Chapter 11's Descent into Lawlessness.

AuthorLoPucki, Lynn M.
  1. Court Competition for Big Bankruptcies II. Belk's Restructuring: Substance A. Belk's Route to Failure B. The Upside-Down Restructuring Plan C. The Right-Side-Up Restructuring Plan III. Belk's Restructuring: Procedure A. Belk's Five-Stage Restructuring Process 1. The Choice of Lien Holder Representatives 2. The Negotiations 3. The Restructuring Support Agreement Solicitation 4. The Prepackaged Plan Acceptance Solicitation 5. The Bankruptcy Case B. Prepetition Notice 1. Notice of Disclosure Statement Hearing 2. Notice of Plan Confirmation Hearing 3. Notice Period Reduction C. Bankruptcy Fee Control D. Schedules and Claims E. Meetings of Creditors F. Creditors' Committees G. Independent Bankruptcy Directors H. Third-Party Releases I. Inadequate Information IV. The Overvaluing of Plan Acceptance A. Choice and the Situation B. Restructuring's Effect on Other Stakeholders V. Other Illegal or Abusive Practices A. Manager Bonuses B. Examiners C. Case Transfer D. Section 363 Sales E. Collective Bargaining Agreement Rejection F. Critical Vendor Orders VI. Conclusions Each justice or judge of the United States shall ta\e the following oath ... "I will faithfully and impartially discharge and perform all the duties incumbent upon me ... under the ... laws of the United States." 28 U.S.C. [section] 4S3.

    On the evening of February 23, 2021, Belk, a Charlotte, North Carolina-based department-store chain with $3.7 billion in annual revenues, filed a Chapter 11 petition in the Houston division of the United States Bankruptcy Court for the Southern District of Texas. Belk had no grounds for Houston venue, but it did not need any. Houston was the hot new destination for big-bankruptcy forum shopping with just under a 50 percent market share. The Houston court was actively seeking to attract big cases. (1)

    At 8:00 a.m. the next morning, Bankruptcy Judge Marvin Isgur began the hearing on approval of Belk's 267-page Disclosure Statement and Prepackaged Plan of Reorganization. Near the end of the two-hour hearing, one of Belk's lawyers pointed out to the court that "emerging this afternoon will put Belk in a position to set a record for the quickest prepackaged case from filing to emergence ... any Bankruptcy Court has seen." (2) A few minutes after 10:00 a.m., the court entered an order approving the disclosure statement and confirming Belk's plan. (3)

    The court did not stay its confirmation order. The parties consummated the plan that same afternoon. That is, they exchanged securities, money, and documents as required to implement the plan. They also established their reliance on consummation by trading and transacting with third parties. After reliance, the equitable mootness doctrine made meaningful appeal impossible. (4)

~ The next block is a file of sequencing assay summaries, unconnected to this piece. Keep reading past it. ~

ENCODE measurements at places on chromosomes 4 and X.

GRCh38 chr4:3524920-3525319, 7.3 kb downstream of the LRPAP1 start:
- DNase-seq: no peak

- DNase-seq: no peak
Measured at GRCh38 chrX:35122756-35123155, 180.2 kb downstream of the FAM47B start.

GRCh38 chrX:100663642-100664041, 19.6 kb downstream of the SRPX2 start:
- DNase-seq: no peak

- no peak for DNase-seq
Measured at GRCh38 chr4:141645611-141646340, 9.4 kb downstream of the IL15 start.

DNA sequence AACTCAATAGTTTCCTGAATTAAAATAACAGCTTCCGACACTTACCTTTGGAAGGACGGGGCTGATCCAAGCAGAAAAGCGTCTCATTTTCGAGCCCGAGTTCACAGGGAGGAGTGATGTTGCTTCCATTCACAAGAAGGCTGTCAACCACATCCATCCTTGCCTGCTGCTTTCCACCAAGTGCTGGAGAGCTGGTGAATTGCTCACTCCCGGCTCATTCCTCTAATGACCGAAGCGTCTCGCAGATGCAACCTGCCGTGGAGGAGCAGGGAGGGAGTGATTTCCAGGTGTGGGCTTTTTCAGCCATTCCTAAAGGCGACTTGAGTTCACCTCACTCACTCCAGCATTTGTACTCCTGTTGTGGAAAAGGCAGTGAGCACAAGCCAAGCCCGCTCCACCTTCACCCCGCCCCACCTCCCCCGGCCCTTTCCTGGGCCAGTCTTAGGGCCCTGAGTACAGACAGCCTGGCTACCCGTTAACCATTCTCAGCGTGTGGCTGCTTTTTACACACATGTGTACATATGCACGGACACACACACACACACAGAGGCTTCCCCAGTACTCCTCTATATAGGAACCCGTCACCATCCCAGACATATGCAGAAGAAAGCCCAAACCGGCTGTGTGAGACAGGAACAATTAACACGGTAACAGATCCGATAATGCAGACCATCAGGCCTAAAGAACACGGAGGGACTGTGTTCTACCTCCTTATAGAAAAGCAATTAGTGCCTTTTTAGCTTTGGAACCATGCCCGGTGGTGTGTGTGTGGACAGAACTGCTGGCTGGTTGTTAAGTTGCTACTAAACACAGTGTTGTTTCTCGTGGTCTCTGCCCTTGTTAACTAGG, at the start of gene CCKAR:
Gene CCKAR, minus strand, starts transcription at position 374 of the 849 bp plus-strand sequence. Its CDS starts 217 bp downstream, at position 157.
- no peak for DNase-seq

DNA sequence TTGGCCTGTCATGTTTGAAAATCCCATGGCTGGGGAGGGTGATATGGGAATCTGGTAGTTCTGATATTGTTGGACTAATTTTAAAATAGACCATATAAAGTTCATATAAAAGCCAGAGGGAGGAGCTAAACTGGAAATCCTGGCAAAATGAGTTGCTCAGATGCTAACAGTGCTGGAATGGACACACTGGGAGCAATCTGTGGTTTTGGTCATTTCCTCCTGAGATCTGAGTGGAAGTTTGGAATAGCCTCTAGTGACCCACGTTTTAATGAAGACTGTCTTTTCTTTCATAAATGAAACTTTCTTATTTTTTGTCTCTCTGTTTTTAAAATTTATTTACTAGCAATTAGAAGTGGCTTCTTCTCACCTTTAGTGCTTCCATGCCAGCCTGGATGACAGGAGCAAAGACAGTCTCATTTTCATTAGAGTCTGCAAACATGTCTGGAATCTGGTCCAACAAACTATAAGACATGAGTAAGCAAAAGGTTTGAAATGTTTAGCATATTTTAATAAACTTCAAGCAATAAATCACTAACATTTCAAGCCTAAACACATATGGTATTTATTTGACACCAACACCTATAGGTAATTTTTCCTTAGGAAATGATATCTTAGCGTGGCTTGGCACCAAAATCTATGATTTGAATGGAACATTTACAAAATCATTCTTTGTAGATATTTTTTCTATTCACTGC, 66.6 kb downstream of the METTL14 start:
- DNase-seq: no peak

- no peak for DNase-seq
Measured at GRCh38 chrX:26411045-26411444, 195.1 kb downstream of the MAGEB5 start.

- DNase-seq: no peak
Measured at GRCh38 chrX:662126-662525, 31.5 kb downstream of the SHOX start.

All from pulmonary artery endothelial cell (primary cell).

On the evening Belk filed, the United States Trustee-a division of the Department of Justice-filed an objection to confirmation. (5) The objection made the obvious point that a judicial decision finally determining the rights of Belk's 90,000 creditors before the court notified them of the proceeding violated due process. (6) The court responded by first irrevocably confirming the plan and then entering a "Due Process Preservation Order" giving parties in interest thirty-five days in which to object to the plan. (7)

    The thirty-five day objection period was illusory. Once the court entered the confirmation order, it could revoke the order "if and only if such order was procured by fraud." (8) If, during the thirty-five day period, an objector had proven Belk's Disclosure Statement inadequate, Belk's plan not feasible, or some other condition of confirmation lacking, the court lacked the power' legally or practically-to do anything about those objections. Even if they wanted to, the parties and the court could not unscramble the eggs. (9) Minor adjustments to satisfy complaining creditors aside, the Belk case was over upon plan consummation.

    Belk's one-day Chapter 11 was the culmination of four decades of competition among the bankruptcy courts for big cases. A liberal venue law adopted in the 1970s, pushed to its limits by aggressive strategists, enables big companies to file bankruptcy in any court they choose. (10)

    Rampant judge-shopping quickly led to competition among some bankruptcy courts to attract the big cases. Those cases offered prestige to the judges who attracted them, a billion-dollar-a-year restructuring industry to the jurisdiction that attracted them, and prosperity to the bankruptcy lawyers in those jurisdictions. (11) The result was a long descent into lawlessness as the competing courts waived one procedural requirement after another in their effort to attract cases. (12)